The Kindness of America's Foreign Service Officers

A vehicle (R) and the surround buildings burn after they were set on fire inside the US consulate compound in Benghazi late o
A vehicle (R) and the surround buildings burn after they were set on fire inside the US consulate compound in Benghazi late on September 11, 2012. An armed mob protesting over a film they said offended Islam, attacked the US consulate in Benghazi and set fire to the building, killing one American, witnesses and officials said. AFP PHOTO (Photo credit should read STR/AFP/GettyImages)

As a Zimbabwean whose life has been enormously affected by United Stated Foreign Service Officers, I was deeply disturbed by the news of the recent attacks on the US Embassies in Libya and Egypt. I was sickened that people would resort to senseless violence to register their grievances. While I won't pretend to understand all of the issues at play in the Middle East, for me, an attack on a US Embassy, and the diplomats that work there, is incomprehensible. Even if one expresses frustration at American foreign policy, the diplomats that represent the United States are a picture of kindness and respect, providing an important, and perhaps heroic, role in maintaining foreign relations.

When I hear about violent incidents on American Embassies by local mercenary groups, it touches me on a personal level. I grew up with Foreign Service families and experienced first hand their compassion and generosity towards individuals of different cultures. Their humanity has touched and influenced my personal life. While many foreigners tend to have a negative perception towards the United States, I feel that I am in a good position to talk about how well American diplomats represent their country abroad.

My mother was a housekeeper all her life, working almost exclusively for US Embassy families. From the time I was born until adulthood, all of the families she worked for treated my sister and I like their own. My mother used to fondly tell me of one American family who would come back from work and play with me so she could concentrate on her duties. She said the family would take me everywhere they go, help with my baby needs, including visits to the clinic to such an extent that nurses believed that I was actually a son in the family.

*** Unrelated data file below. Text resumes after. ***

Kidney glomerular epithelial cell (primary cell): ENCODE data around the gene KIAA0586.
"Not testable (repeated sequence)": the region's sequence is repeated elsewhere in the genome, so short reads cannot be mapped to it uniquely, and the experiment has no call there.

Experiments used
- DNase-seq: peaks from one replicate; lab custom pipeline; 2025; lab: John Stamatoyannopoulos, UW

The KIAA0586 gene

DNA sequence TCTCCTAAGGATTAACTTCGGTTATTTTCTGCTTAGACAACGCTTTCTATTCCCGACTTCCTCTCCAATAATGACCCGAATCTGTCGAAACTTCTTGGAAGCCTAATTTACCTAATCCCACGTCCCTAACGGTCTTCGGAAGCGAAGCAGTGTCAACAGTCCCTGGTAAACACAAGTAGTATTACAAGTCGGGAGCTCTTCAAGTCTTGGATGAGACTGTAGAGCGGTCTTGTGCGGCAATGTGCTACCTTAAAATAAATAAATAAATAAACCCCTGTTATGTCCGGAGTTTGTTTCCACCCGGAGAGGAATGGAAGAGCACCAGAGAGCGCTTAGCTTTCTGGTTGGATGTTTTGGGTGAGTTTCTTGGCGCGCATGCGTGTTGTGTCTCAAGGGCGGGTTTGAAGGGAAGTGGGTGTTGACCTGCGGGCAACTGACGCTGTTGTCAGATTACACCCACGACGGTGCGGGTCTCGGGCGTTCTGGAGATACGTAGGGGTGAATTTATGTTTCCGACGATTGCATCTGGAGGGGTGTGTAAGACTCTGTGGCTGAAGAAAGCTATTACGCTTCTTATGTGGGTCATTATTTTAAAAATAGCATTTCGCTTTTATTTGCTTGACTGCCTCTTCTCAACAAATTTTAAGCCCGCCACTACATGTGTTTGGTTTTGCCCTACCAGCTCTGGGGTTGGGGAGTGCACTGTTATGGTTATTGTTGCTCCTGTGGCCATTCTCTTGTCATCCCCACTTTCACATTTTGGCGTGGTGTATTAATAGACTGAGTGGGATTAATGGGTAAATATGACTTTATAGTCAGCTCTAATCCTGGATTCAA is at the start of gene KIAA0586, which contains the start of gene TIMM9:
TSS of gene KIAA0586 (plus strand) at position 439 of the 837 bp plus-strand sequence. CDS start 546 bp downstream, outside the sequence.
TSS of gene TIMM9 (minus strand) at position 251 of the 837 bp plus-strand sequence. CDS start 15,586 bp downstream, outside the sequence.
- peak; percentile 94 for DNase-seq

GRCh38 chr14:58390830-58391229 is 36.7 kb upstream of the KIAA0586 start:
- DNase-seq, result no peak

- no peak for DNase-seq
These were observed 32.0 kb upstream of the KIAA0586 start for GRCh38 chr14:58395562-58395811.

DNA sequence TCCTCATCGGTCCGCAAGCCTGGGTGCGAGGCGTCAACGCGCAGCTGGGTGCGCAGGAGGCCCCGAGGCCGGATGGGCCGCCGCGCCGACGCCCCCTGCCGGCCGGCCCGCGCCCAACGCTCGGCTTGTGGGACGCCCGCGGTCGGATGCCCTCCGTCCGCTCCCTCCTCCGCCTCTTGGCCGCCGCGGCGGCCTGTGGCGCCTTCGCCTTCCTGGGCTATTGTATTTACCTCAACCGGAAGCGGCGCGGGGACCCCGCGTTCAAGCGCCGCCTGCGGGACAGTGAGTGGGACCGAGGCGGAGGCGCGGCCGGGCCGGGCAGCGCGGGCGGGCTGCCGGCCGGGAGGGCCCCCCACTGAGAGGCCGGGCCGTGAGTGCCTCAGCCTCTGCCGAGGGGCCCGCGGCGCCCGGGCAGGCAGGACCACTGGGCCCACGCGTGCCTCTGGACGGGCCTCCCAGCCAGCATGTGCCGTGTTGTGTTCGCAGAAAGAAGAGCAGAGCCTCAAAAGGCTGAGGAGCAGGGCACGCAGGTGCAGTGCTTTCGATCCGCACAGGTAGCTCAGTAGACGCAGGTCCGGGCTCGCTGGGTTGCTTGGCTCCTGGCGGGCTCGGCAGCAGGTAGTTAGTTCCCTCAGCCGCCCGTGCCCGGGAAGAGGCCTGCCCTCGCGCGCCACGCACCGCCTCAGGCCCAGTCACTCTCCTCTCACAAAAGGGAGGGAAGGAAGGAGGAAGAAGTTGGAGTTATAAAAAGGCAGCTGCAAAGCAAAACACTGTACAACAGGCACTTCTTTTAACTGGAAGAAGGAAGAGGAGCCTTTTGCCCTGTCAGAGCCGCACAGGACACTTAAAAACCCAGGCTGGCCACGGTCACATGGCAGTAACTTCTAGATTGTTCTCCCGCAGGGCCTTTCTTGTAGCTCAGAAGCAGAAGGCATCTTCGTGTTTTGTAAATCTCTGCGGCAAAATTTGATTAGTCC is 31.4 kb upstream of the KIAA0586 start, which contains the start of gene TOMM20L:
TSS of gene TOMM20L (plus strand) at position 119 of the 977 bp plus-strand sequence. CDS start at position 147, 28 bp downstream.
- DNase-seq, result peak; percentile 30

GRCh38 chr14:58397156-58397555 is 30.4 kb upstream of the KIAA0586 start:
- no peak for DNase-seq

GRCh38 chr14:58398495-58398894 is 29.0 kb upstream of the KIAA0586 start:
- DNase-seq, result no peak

After growing up in the rural areas of Zimbabwe, I joined my mother in Harare as a teenager, and was welcomed to live with the American family she worked for. Like previous families, they were sensitive to our relative poverty and would chip in with clothes, study books, bus fare even providing me with part-time work. This was enormously helpful at the height of the Zimbabwean economy crisis, when the price of goods literally doubled everyday. With the help of American diplomats, I attended college for a few valuable years. My mother often wondered how we would have survived the economic crisis without the generous support of the Americans.

There was Lucy Hall. My mom credits her for helping us buy a house, an almost impossible task for a single housekeeper woman in Zimbabwe. It was an incredibly difficult endeavor for her to qualify for home ownership, but Ms. Hall took time take from her busy Embassy work to drive my mother through one bureaucratic Harare City Council Office to another. My mother used to say Ms. Hall's biggest wish was to leave Zimbabwe knowing my mother had a place to stay when it was time to stop working. She left with her wish having been fulfilled.

There was Win and Sue Dayton, a Foreign Service family who paid for my driving school lessons fees, which were notoriously expensive at that time. There was Glenn and Randee Warren, who helped helped me raise the exorbitant visa and transport money to travel to South Africa.

But what makes the Foreign Service families truly unique is not what they gave, but their desire to continue the relationship with the people they meet, through all walks of life. They constantly exhibit a desire to continue to share life experiences through real reciprocal relationships. Many of the families my mother worked for continued to send letters to her after they left, at times with photos of graduating children she used to carry on her back. They would remember her birthday, and send Christmas packages for our entire family. They would write to ask how she was doing, how the health of the family was, and how her new employees were treating her.

Every one of the Americans Foreign Service officers I met exhibited an authentic desire to understand our Zimbabwean culture. They sought to find common ground, valuing our common humanity over any perceived differences. Even though I was poor, and they gave much to me, they always asserted that I had something valuable to offer to them. They asked me about my hopes and dreams, for both my country and myself.

I understand there is a lot of anger in Libya, Egypt, and the Middle East. But whatever is at stake, no grievance justifies an attack on a US Embassy, and American diplomats. Their kindness and dedication is one of the more unappreciated aspects of American foreign policy, and if nothing else, I hope that these attacks can highlight the good work that American diplomats do. They changed my life, and they change lives in the countries they serve every day.